• Chinese auditors have highlighted that many provinces (Shaanxi’s audit office being the latest) face a heavy repayment schedule for their $560 China Industrial Production YoYbillion of official debt due in the next two-and-a-half years. In addition, the Financial Times cited concerns over a number of government guaranteed debt funds related to real estate development.  An example is Qinghai Provincial Investment Group which defaulted in February on a $300 million bond due in 2020.  Has China’s urbanization and infrastructure build peaked?  Obviously they can spend more money building “bridges to nowhere” but the GDP gain would make these negative returning projects.


  • Economically, Chinese exports unexpectedly fell in August by -1% versus last year and imports fell -5.6%. Shipments to the US fell -16% from a year earlier.  July industrial output growth fell to a 17-year low, missing expectations (see graph left).  Retail sales expanded +7.6%, and fixed-asset investment slowed to +5.7% in the first seven months, but all these numbers were lower than expectations.  Automobile sales have started to recover but are still down -9.9% versus a year ago in August.  It is not easy in China.


  • Thailand Upped the Ante with China by unveiling a generous relocation package to attract foreign companies looking to move production because of the intensifying US-China trade war. The package includes tax incentives, special investment zones and changes in laws that would facilitate foreign investment, particularly from China, Japan, Taiwan and South Korea.  The Thai economy grew at the lowest pace in five years in Q2.  South Korea’s exports were expected to have their ninth straight monthly decline in August as trade battles and slowing economic growth worldwide raise fears of a global recession.  Semiconductor sales plunged -30%, while shipments to China, the biggest buyer of South Korean goods, slid -20%.  Total exports fell 12% from a month earlier.  Japan’s exports declined more slowly in July than expected but still fell -1.6% year-on-year versus -2.2% forecasted.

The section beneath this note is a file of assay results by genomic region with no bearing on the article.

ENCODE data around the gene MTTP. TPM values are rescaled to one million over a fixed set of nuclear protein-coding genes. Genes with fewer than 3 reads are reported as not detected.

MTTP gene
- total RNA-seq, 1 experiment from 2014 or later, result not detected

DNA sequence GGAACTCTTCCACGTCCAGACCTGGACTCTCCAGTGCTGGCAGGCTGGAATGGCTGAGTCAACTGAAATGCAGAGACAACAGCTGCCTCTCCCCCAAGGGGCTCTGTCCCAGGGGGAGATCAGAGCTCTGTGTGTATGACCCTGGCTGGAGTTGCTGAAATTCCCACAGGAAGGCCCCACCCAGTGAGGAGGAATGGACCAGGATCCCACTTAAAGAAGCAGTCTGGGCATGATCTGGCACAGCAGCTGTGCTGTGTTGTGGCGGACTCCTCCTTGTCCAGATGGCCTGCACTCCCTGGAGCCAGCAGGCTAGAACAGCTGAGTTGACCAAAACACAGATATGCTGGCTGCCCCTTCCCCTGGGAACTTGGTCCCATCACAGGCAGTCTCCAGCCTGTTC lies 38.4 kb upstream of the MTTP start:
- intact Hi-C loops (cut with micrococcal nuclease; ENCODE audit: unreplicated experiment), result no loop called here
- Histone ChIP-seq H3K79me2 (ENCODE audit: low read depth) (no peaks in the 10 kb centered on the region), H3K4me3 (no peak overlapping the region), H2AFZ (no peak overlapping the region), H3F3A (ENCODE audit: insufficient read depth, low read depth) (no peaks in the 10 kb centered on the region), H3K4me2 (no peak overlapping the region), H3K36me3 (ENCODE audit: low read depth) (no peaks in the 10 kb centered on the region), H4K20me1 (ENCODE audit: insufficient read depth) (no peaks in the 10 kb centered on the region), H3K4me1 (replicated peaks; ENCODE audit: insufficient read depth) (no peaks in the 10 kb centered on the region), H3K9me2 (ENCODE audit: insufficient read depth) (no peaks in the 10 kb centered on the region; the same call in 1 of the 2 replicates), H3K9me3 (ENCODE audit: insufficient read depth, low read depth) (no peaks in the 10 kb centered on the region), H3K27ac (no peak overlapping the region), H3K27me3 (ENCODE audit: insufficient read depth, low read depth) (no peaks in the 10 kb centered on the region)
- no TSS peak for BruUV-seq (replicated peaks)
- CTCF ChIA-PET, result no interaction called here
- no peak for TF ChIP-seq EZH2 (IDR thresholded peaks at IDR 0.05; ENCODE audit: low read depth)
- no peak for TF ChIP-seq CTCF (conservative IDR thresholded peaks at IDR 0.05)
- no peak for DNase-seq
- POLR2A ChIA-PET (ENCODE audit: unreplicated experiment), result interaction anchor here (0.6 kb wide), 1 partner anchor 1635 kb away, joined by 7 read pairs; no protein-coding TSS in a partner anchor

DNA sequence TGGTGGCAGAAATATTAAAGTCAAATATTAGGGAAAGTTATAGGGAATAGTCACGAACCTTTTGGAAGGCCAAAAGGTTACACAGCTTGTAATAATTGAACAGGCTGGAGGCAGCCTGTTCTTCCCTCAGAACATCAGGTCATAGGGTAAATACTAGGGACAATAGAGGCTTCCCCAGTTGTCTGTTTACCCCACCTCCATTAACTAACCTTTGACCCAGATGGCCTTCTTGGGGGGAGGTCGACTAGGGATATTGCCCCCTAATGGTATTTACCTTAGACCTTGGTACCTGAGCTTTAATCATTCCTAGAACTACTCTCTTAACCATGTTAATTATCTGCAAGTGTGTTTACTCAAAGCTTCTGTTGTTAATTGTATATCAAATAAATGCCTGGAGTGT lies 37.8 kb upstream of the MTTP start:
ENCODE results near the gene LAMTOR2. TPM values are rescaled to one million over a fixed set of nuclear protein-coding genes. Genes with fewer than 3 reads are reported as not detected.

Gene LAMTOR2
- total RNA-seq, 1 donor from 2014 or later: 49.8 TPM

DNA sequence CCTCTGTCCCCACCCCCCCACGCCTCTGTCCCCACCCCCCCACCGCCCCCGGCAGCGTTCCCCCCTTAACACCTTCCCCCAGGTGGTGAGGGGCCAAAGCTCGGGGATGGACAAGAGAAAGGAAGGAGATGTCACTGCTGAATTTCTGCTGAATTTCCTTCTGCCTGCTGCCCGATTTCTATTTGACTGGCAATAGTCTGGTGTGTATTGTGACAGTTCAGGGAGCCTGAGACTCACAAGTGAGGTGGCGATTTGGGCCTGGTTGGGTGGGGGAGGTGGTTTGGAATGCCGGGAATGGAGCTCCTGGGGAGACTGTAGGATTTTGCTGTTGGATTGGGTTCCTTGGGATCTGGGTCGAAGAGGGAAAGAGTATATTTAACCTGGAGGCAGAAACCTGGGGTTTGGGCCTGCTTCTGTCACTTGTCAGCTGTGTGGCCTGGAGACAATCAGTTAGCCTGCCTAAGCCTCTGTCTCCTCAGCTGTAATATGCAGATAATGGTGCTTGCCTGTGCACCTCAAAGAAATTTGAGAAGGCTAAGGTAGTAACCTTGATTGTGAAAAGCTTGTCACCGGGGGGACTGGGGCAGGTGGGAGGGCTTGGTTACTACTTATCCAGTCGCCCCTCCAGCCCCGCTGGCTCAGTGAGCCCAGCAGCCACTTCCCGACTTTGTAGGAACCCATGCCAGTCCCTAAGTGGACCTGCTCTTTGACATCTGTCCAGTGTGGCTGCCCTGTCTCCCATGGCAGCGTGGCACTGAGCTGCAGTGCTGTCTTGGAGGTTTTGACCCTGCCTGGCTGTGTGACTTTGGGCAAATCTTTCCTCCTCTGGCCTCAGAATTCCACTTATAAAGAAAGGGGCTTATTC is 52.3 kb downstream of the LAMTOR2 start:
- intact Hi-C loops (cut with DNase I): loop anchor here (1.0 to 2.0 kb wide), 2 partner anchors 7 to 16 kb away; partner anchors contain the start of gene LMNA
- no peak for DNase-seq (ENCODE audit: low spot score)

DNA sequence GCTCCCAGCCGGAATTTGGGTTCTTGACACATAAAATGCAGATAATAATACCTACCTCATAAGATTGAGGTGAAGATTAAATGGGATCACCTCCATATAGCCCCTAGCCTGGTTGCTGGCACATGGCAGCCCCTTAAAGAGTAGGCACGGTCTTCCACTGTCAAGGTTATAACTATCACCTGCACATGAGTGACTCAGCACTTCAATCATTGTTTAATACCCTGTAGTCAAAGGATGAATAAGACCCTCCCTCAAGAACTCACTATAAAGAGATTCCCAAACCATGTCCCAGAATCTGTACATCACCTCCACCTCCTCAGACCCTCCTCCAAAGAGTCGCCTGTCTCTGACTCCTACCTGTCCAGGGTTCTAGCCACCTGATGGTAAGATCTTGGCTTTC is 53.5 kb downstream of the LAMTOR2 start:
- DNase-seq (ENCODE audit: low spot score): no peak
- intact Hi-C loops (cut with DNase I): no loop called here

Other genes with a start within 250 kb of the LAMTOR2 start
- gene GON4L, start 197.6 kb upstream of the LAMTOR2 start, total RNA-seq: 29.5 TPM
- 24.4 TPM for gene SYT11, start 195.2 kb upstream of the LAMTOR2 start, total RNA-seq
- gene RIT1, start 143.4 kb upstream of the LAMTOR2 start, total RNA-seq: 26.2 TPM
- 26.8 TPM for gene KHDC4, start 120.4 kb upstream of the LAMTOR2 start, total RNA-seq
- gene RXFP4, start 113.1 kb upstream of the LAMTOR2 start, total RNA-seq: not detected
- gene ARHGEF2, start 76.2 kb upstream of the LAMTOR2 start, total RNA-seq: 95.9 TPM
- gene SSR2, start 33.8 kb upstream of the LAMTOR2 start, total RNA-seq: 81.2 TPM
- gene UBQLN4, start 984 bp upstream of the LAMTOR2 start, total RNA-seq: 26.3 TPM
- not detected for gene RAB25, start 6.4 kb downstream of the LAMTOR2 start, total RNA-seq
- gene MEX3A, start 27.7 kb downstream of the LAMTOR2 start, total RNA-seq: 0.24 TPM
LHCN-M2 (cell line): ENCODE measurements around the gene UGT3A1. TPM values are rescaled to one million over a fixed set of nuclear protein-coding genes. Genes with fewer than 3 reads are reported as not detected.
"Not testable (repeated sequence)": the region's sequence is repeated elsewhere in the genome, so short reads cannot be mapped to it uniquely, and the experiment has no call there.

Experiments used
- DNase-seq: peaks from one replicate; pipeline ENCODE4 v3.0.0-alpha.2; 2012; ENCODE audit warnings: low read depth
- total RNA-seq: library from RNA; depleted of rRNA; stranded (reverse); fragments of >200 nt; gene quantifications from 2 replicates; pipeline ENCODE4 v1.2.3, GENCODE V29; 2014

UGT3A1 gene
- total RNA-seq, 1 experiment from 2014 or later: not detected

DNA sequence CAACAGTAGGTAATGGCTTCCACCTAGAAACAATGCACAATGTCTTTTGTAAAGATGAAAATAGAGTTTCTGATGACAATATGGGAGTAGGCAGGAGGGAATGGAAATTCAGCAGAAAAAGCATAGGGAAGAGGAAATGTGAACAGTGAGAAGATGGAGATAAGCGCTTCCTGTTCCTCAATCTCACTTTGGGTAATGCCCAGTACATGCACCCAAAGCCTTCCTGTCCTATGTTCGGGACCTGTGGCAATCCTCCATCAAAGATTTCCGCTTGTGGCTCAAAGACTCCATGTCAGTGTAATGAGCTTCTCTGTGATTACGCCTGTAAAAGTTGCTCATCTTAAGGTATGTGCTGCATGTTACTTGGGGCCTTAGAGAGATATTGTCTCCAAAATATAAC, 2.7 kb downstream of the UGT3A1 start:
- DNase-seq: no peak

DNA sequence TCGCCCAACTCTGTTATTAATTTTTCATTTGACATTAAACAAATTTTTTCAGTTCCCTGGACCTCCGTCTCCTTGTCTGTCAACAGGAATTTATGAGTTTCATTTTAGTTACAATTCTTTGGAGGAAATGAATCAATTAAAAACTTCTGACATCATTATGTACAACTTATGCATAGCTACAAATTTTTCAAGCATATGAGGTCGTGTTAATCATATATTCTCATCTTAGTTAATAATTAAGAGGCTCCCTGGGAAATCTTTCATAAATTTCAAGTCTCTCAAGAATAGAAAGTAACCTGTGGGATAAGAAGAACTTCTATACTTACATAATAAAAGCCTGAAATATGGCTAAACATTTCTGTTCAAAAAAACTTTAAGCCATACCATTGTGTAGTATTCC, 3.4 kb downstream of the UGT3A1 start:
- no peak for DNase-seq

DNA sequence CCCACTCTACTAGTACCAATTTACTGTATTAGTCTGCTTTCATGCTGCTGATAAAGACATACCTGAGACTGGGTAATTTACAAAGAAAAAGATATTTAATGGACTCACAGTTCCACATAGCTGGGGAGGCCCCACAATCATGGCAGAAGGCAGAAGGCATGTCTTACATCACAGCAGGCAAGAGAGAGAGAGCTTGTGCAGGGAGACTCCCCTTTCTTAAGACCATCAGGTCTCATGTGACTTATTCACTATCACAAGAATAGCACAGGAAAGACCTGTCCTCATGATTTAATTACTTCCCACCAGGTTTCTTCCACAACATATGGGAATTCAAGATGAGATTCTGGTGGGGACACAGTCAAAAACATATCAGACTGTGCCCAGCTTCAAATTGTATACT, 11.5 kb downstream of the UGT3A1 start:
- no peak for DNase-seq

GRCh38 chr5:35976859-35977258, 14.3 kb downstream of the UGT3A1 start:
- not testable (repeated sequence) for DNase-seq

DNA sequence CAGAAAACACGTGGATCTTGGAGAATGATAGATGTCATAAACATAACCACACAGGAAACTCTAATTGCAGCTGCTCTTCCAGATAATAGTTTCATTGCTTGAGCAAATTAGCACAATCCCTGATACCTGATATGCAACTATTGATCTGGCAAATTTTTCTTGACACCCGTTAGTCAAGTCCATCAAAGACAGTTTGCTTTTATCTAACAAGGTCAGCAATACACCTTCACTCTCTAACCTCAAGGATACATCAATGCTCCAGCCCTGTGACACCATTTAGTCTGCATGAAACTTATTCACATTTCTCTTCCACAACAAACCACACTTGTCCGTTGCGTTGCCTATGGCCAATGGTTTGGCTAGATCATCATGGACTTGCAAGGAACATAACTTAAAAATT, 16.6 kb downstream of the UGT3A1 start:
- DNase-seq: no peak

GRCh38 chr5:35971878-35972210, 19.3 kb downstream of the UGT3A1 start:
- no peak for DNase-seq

• Brexit Battles Continue as the EU and the UK (and within the UK) try to best each other in willpower. Bascially the EU is going to try to punish the UK by not agreeing to any reasnoable deal.  Therefore, the UK will either be no-deal out by October 31st (or some other date) or eventually capitulate.  How this gets resolved in the UK Parliament is unknown given the nature of British democracy.


  • Meanwhile, The EU Still Stumbles. German Q2 GDP growth was -0.1% with industrial production continuing to slip further negative.  New orders, however did show a small reboundGermany Industrial Production YoY so there is some hope.  August’s seasonally adjusted exports rose +0.7% on the month, handily beating a Reuters poll of economists with a -0.5% drop in exports.  The Eurozone as a whole grew at +0.2% quarter-on-quarter.  They are not making a good case for the UK to stay!


  • Outgoing ECB Head Mario Draghi is expected to give more stimulus at the September 12th meeting, both with lowering (already-negative) rates and buying more bonds (quantitative easing). Assuming Lagarde’s ascension to the role later this year, we expect her to continue this policy.  Germany issued 30-year debt with a 0% coupon and a -0.11% yield, though the auction did not raise as much as expected.  No matter – Germany is running a surplus!


A final note on the trade war is a reminder that in October China will celebrate the 70th anniversary after its founding, an event that will undoubtedly demonstrate the strength of both the country and the leader.  A sluggish economy and antigovernment protests in Hong Kong are not part of that image.  Unless there is a large concession by Trump, then do not expect a deal in the next few months despite the upcoming visit by Chinese officials to the US.

Finally, on a commodity note, Bloomberg reported on an audacious daylight gold robbery in Brazil – 720 kilograms (1587 pounds) worth $30 million were stolen in three minutes from a vault at the Sao Paulo airport.  Video captured the thieves loading the gold bars into a truck with a forklift.  “The Italian Job” next?


David Burkart, CFA

Coloma Capital Futures®, LLC
Special contributor to aiSource